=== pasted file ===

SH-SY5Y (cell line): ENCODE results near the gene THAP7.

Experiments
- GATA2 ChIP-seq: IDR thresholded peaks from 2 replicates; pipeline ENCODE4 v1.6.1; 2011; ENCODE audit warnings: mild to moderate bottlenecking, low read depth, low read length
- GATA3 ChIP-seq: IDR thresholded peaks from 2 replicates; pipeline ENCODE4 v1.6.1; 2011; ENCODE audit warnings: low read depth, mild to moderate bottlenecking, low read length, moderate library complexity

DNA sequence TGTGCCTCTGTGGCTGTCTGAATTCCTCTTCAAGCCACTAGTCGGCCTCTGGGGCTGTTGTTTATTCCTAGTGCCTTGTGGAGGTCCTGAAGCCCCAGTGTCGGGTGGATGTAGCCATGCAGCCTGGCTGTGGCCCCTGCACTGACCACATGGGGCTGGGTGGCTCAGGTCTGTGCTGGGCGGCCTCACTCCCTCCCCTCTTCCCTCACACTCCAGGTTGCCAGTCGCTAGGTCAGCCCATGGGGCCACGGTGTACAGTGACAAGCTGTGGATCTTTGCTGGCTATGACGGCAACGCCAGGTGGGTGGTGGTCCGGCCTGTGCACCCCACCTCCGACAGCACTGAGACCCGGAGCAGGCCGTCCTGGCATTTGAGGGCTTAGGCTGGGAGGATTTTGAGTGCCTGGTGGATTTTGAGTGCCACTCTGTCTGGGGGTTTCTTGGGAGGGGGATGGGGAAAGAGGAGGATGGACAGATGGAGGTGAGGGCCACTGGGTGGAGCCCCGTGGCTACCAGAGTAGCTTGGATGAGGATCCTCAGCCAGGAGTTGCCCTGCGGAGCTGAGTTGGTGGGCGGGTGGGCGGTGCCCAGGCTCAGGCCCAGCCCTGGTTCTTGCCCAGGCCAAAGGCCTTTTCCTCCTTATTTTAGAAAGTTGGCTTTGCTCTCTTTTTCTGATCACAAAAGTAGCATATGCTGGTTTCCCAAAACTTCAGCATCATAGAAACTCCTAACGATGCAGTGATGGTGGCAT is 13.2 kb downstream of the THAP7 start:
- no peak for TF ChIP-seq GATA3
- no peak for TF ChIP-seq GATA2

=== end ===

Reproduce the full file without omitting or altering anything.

SH-SY5Y (cell line): ENCODE results near the gene THAP7.

Experiments
- GATA2 ChIP-seq: IDR thresholded peaks from 2 replicates; pipeline ENCODE4 v1.6.1; 2011; ENCODE audit warnings: mild to moderate bottlenecking, low read depth, low read length
- GATA3 ChIP-seq: IDR thresholded peaks from 2 replicates; pipeline ENCODE4 v1.6.1; 2011; ENCODE audit warnings: low read depth, mild to moderate bottlenecking, low read length, moderate library complexity

DNA sequence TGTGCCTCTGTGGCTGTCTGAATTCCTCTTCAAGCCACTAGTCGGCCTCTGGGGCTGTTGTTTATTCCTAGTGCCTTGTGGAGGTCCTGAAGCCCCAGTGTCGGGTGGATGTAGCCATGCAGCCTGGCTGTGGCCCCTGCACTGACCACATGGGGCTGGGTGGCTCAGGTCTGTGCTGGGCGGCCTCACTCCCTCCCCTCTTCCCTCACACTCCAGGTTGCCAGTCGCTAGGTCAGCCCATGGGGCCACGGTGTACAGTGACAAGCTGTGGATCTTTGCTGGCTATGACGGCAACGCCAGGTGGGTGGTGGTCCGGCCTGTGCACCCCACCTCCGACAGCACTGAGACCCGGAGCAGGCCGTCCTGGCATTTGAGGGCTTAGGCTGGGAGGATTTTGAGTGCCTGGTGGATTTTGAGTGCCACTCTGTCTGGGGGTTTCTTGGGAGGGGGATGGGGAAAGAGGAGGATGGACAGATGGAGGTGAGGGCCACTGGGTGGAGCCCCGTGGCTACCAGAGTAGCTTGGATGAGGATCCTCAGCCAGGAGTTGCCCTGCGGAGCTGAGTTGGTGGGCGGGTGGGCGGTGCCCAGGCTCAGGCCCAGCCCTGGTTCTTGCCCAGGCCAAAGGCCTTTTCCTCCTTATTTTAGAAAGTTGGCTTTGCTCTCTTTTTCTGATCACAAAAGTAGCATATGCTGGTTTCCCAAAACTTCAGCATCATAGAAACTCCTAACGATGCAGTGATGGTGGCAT is 13.2 kb downstream of the THAP7 start:
- no peak for TF ChIP-seq GATA3
- no peak for TF ChIP-seq GATA2